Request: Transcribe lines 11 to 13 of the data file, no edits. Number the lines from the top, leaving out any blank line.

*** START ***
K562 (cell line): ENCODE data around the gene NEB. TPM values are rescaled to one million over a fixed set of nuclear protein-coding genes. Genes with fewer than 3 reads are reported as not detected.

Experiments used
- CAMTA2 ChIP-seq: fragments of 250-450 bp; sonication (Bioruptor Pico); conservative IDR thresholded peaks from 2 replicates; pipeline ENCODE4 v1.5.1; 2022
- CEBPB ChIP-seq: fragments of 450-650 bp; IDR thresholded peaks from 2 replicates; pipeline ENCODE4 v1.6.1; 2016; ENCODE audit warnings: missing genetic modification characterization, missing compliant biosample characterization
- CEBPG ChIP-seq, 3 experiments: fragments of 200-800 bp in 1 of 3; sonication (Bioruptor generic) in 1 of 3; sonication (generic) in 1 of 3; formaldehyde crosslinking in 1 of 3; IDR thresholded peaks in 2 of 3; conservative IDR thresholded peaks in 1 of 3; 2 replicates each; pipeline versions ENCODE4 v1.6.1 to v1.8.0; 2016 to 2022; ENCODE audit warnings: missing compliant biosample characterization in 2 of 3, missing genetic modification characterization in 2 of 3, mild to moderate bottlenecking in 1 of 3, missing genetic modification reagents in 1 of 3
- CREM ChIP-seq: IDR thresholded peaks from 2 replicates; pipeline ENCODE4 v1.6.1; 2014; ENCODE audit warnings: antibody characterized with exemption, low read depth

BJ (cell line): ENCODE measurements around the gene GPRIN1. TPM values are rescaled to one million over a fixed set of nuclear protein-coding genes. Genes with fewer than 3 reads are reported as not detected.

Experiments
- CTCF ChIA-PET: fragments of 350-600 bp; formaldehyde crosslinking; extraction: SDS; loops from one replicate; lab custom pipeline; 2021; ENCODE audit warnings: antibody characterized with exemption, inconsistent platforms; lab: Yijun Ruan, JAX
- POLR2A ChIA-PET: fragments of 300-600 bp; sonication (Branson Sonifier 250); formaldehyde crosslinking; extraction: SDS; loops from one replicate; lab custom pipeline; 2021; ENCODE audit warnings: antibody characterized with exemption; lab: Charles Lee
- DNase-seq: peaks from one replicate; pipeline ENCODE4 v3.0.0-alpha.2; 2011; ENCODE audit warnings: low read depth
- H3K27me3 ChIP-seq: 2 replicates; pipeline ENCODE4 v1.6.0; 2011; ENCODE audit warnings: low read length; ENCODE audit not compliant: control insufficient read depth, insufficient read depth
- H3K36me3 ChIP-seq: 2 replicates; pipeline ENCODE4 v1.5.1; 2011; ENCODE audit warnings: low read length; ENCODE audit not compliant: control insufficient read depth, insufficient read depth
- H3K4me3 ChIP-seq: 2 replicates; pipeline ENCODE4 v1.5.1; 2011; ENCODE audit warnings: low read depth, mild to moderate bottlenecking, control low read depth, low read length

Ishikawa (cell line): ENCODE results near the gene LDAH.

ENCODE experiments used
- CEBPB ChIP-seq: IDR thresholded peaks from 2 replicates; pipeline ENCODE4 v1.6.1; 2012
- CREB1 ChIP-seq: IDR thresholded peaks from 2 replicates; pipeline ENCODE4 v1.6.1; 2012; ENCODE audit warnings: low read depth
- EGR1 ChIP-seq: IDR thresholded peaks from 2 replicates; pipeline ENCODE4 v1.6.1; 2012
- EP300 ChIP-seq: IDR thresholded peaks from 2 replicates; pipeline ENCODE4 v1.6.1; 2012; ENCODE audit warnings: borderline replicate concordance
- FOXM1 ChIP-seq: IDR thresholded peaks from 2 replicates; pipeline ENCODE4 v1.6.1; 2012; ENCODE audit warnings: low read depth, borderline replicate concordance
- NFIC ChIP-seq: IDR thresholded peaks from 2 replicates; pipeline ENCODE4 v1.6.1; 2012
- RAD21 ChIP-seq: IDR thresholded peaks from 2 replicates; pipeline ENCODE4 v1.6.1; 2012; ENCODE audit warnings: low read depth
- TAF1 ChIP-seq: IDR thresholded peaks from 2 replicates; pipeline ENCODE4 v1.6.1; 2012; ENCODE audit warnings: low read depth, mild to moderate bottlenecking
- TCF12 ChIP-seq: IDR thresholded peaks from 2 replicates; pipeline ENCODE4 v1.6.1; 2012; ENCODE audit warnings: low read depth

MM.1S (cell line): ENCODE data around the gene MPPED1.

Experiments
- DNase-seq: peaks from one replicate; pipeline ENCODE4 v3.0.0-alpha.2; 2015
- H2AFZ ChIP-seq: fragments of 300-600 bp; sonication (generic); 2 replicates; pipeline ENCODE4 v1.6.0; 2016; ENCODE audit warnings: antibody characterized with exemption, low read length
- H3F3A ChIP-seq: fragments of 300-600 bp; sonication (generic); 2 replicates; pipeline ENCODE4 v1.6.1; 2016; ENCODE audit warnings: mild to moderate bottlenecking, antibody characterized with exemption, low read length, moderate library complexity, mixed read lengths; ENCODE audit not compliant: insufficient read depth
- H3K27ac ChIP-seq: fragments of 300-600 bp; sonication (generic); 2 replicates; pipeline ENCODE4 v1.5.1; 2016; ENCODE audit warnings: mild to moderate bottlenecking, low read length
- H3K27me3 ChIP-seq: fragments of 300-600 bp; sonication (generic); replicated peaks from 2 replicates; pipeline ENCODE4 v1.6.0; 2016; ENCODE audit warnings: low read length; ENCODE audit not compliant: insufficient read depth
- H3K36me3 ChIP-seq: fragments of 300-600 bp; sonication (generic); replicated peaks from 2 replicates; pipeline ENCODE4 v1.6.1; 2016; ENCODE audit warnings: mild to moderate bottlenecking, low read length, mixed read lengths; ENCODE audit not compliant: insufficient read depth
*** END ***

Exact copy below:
- DNase-seq: peaks from one replicate; pipeline ENCODE4 v3.0.0-alpha.2; 2011; ENCODE audit warnings: low read depth
- H3K27me3 ChIP-seq: 2 replicates; pipeline ENCODE4 v1.6.0; 2011; ENCODE audit warnings: low read length; ENCODE audit not compliant: control insufficient read depth, insufficient read depth
- H3K36me3 ChIP-seq: 2 replicates; pipeline ENCODE4 v1.5.1; 2011; ENCODE audit warnings: low read length; ENCODE audit not compliant: control insufficient read depth, insufficient read depth